He could have gone to the Pharisees and asked them what he needed to do and explained that he kept to the commandments and always had. They would have been happy to tell him that he was right with God, especially in light of the financial support his family provided to the religious establishment. But he didn’t. For whatever reason, he sought Jesus. Which, oddly enough, is exactly what the law is supposed to do – lead us to Jesus.

So Jesus looked at this young man and loved him for whatever was in him that knew he was lacking. And he says, “sell all you own and give it away.”

Jesus knows perfectly well that he’s asking this young man to do something he cannot do. It wasn’t just love of money, comfort and security that made it impossible for this young man to do as Jesus instructs. It would have been terribly destructive and irresponsible for him to sell everything and give it away. It would have meant casting his entire family into the streets, for one thing.

Jesus had other followers who were wealthy. He never asks any of them to sell everything to follow him. But he loved this young man and so gave to him what the law could not – something to struggle with.

The Long Walk

Since I was in high school I have suffered from cluster headaches. Fortunately, it has been several years since I have suffered an episode. However, for years I lived with persistent daily bouts of scathing pain for weeks and sometimes months at a time. One of the things I discovered from living with pain was that over time, your ability to cope with fairly minor pain tended to decrease. It was like dealing with excruciating pain took so much physical and mental energy that when more garden variety pain from something as simple as an upset stomach or a stubbed toe came along, you just didn’t have the mental reserves left to deal with it.

I have thought of this fact fairly often over the past couple of months. If you’ve read my blog at all in the last few weeks, you already know that my family has been going through a difficult time and I have not been dealing with it all that well. Which has surprised me. Although our situation is terrible and could potentially get much worse, I’ve handled situations just as bad or worse without diving into the sort of despair and bitterness which I have been struggling with for the last few weeks. I have found myself questioning the very existence of God as well as His faithfulness and His good heart. Which, given all that He has seen me through before and my well established relationship with Him is ridiculous. I think that part of what has thrown me so off balance this time is precisely that I’ve been down this road so many times before, I’ve shown my faithfulness, I’ve trusted in God in the middle of an evil place. So why am I finding myself back on this road again? Haven’t I already gone over this ground and been found faithful? There’s really nothing to be gained by going back over all of this again – can’t we move on now? Just like with my cluster headaches, the fact that I had been through worse before seemed to be making it harder for me to deal with a fresh bout of struggle, not easier.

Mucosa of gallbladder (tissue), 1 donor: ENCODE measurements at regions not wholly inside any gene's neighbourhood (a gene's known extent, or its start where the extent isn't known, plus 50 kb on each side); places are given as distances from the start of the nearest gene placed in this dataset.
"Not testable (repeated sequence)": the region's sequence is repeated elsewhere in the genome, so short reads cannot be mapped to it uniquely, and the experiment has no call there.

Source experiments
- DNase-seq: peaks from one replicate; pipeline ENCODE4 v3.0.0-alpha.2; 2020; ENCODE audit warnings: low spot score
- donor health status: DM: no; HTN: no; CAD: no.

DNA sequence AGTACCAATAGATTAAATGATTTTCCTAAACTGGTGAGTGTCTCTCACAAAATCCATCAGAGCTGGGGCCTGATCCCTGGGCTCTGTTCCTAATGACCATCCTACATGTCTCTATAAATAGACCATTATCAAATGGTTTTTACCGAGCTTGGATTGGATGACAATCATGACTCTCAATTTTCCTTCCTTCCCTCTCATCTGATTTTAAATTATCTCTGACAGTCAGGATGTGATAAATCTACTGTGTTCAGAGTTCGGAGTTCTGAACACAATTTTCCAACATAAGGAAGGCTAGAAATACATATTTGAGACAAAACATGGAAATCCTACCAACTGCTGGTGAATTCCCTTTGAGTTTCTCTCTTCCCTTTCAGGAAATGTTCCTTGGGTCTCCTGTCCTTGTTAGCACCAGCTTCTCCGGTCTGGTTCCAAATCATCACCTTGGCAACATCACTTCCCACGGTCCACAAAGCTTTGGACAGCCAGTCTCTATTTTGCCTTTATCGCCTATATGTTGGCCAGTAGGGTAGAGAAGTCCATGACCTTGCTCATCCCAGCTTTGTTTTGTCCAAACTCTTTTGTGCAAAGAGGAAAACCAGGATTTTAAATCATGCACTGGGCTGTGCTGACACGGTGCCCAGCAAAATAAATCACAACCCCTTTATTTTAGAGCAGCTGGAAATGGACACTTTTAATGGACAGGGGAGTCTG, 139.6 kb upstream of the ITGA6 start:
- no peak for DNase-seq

Fortunately, I have a copy of The Ransomed Heart, which is a collection of readings from John Eldredge’s works in my bathroom and I have frequently thumbed through this book and found some little string to hold onto. One day it was a couple of paragraphs on how easy it is to forget that God is real and faithful. This is why God told the Israelites to remember over and over and had them set up memorials at the sight of significant encounters with God. Even Jesus, when instructing us to practice the Eucharist tells us to do it for remembrance of him, so we won’t forget.

Today, I picked up the book and found this:

One of the most poisonous of all Satan’s whispers is simply, “Things will never change.” That lie kills expectation, trapping our heart forever in the present. To keep desire alive and flourishing, we must renew our vision for what lies ahead. Things will not always be like this . . .Julia Gatta describes impatience, discouragement and despair as the “noonday demons” most apt to beset the seasoned traveler. As the road grows long we grow weary; impatience and discouragement tempt us to forsake the way for some easier path.” (The Sacred Romance)

Isn’t that the truth? I too have found that the lie of “things will never change” can be an ever present spiritual taunt in trying situations. (This seems to be a particular problem in marriage, I think. You have a fight and you think that your spouse’s anger or bad attitude towards you is going to be the new “normal”. But that’s a whole other conversation.)

As I have struggled, especially with how pointless this whole thing seems to be, the thought has popped into my mind, “maybe this isn’t about you. Maybe this is so you can be a demonstration of faith for others around you. One of those ‘so they will see your good works and glorify God’ times.” But the thought seems too arrogant, too presumptuous to actually adopt.  Then today I also read this in The Ransomed Heart:

We run our race, we travel our journey, in the words of Hebrews, before ‘a great cloud of witnesses’ (12:1). When we face a decision to fall back or press on, the whole universe holds its breath – angels, demons, our friends and foes, and the Trinity itself – watching with bated breath to see what we will do. . . The question that lingers from the fall of Satan and the fall of man remains: Will anyone trust the great heart of the Father, or will we shrink back in faithless fear? . . . The great struggles of our heart reveal to the world our true identity: We really are the sons and daughters of God.” (The Sacred Romance)

Hmmm . . . Personally, I keep coming back to the problem of hope. Hope can seem like a fool’s errand. What if it doesn’t work out? What if I end up not as an example of faithfulness in God’s good heart, but as an example of misplaced hope and optimism? Yet like many times before, I find myself repeating the words of Simon Peter to Jesus, “Lord, to whom shall we go? You have the words of eternal life.” (John 6:68)

So I’ll just keep plugging along and hope that I will be found worthy and that some one, some where will glorify God because of me.